Thank you for your interest in coming to the End of the Oregon Trail! Our focus is to give students interactive, hands-on experience based on contemporary interpretive and Oregon Department of Education Content Standards. The group activities are designed to provide an in-depth educational introduction to the Oregon Trail experience, and its historical impact on the Pacific Northwest.
Interested in coming with a small group, home-school students or scout troop? If you have fewer than 20 children in your group, we recommend that you come for admission through the general public– candle dipping, wagon packing, doll making, journal making, and paper weaving are all included with general admission, free of charge.
How does it work? Three simple steps. Choose your presentation, activities, and then submit your google form!
We want your experience at the End of the Oregon Trail to be as one-of-a-kind as the group you are bringing. Create your own group program by choosing a presentation and your choice of 30-45 minute activities. Groups typically choose 2-3 activities, depending on available time. For example, the standard presentation and two activities is one and a half hours, the standard presentation and three activities is two – two 1/2 hours, and so on. You can also plan to eat lunch in our on-site picnic shelter and visit our gift shop (preferably in small groups), just make sure to note any requests in the comments.
*Please note that larger groups may require a minimum number of activities so that they can be split up into smaller groups during the program. We may also ask that your group be split between multiple dates, especially for large groups, to ensure that students are given enough time/space for each activity. If a group consists of a variety of ages, we may suggest specific activities that will work with the age group. We also highly encourage chaperone and parent participation (Interpreter will give instructions), especially with groups of children that have various ages, so that students have the help that may be needed. When adults are excited, the children will be as well!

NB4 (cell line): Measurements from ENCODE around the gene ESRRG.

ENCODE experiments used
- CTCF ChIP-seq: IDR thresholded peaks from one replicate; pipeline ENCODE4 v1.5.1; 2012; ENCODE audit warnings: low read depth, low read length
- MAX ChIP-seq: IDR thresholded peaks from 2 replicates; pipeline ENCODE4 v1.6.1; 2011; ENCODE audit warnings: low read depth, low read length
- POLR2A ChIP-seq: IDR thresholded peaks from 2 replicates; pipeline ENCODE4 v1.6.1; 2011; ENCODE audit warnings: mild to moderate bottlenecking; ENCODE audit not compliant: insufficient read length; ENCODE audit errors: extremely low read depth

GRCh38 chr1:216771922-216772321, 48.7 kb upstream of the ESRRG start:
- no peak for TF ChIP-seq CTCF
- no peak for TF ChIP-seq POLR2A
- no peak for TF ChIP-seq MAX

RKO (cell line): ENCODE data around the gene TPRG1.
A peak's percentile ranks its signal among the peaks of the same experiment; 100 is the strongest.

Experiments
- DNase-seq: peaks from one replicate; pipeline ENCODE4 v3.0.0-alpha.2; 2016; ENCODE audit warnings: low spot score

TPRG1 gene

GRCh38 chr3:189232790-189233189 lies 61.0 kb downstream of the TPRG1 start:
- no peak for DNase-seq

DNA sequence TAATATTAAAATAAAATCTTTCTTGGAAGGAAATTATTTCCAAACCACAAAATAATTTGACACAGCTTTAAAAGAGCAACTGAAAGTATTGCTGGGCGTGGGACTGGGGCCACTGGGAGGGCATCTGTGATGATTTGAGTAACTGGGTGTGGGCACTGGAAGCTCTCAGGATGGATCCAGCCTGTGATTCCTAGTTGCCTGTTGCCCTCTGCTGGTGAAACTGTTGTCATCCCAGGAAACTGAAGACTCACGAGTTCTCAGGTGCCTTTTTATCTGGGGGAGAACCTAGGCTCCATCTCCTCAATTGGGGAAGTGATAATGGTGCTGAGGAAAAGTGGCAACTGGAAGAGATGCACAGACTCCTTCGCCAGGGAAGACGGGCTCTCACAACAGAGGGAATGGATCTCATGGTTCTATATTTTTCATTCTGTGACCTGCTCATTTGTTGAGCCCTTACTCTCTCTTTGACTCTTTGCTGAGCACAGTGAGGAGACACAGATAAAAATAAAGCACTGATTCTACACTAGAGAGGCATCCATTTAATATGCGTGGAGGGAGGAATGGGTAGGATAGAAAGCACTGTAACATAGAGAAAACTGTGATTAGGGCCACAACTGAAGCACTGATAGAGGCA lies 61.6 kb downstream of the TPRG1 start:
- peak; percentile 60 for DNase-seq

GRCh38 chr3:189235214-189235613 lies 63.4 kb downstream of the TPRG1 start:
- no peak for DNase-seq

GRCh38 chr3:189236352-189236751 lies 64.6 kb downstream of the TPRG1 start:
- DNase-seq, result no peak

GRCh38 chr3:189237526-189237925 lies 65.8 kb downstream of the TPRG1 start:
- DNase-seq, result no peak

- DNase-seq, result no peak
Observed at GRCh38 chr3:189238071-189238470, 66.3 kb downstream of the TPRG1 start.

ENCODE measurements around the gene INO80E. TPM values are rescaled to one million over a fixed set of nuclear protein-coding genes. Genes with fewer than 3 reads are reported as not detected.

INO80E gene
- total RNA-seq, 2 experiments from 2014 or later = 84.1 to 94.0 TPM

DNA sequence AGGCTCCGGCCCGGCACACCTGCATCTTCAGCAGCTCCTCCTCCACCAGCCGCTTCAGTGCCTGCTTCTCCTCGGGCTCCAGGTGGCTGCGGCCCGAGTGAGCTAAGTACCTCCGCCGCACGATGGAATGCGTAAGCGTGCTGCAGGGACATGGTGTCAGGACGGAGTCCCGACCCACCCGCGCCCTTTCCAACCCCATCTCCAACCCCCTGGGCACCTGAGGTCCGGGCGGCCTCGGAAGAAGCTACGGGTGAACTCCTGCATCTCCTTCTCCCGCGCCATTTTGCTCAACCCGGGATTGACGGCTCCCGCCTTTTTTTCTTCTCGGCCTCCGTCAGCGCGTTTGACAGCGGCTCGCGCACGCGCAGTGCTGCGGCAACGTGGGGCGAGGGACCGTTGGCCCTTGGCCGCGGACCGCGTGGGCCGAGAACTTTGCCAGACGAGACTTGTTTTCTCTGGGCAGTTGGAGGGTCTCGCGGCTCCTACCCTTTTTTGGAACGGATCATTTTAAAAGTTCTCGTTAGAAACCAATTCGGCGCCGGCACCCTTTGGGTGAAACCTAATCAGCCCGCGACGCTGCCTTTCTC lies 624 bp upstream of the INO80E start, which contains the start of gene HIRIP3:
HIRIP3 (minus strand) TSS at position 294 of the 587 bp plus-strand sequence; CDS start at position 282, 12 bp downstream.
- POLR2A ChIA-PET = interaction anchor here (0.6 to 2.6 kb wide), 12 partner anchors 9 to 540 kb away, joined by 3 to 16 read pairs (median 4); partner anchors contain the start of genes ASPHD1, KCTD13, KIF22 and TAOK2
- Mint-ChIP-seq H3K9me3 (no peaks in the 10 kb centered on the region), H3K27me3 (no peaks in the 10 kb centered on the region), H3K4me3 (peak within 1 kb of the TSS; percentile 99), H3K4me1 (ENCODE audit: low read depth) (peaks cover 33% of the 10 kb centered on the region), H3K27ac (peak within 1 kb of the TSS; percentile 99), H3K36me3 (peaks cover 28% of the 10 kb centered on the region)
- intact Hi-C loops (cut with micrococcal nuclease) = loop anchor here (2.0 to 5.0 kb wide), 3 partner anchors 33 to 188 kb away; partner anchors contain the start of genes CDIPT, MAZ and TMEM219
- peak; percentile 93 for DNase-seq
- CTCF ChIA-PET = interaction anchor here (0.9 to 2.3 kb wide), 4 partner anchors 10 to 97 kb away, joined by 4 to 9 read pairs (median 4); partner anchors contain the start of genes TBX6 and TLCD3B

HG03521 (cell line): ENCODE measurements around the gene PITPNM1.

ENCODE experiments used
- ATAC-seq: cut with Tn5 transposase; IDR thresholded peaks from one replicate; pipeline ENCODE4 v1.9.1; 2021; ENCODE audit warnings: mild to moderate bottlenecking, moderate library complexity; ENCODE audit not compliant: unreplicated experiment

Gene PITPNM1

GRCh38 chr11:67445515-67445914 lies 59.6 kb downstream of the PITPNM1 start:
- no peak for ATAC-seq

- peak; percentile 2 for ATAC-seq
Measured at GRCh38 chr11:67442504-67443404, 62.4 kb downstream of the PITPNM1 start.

Please note – These activities are special programs and are separate from the general admission programming. General Admission tickets must be purchased separately. Library Cultural Passes cannot be used for group programming.
Choose a Main Presentation: All packages include a general main presentation with a historically clothed interpreter because it’s a great place to start!
General Presentation: Your interpreter will orient your group with an interactive presentation that includes volunteers and props. This overview of the reasons pioneers traveled, the dangers they faced, and chores they did will prepare your group for the rest of your visit. This activity may be done inside or outside weather permitting.
Wagon Master Choices: This 45-minute PowerPoint presentation covers all the same information, but in a choose-your-own-adventure format that allows students to vote on the hard choices pioneers faced on the Oregon Trail.
Journey West Presentation : This presentation is 45 minutes long and takes place outside along our interpretive trail, which features oxen statues, wagons, and a replica of Independence Rock.
Choose your activities. Each activity is approximately 30 – 45 minutes (with the exception of candles and butter), and educates students about various important aspects about Oregon and Oregon Trail history. We recommend you choose at least two activities, and we are happy to help answer any questions via email.
Bison Expedition: This 30 minute activity (may be indoor or outdoors) introduces students to North America’s largest mammal: the bison. Students will learn about the keystone species of the Great Plains. Your guide will discuss how different groups hunted and utilized the bison, and how over-hunting led to their near extinction.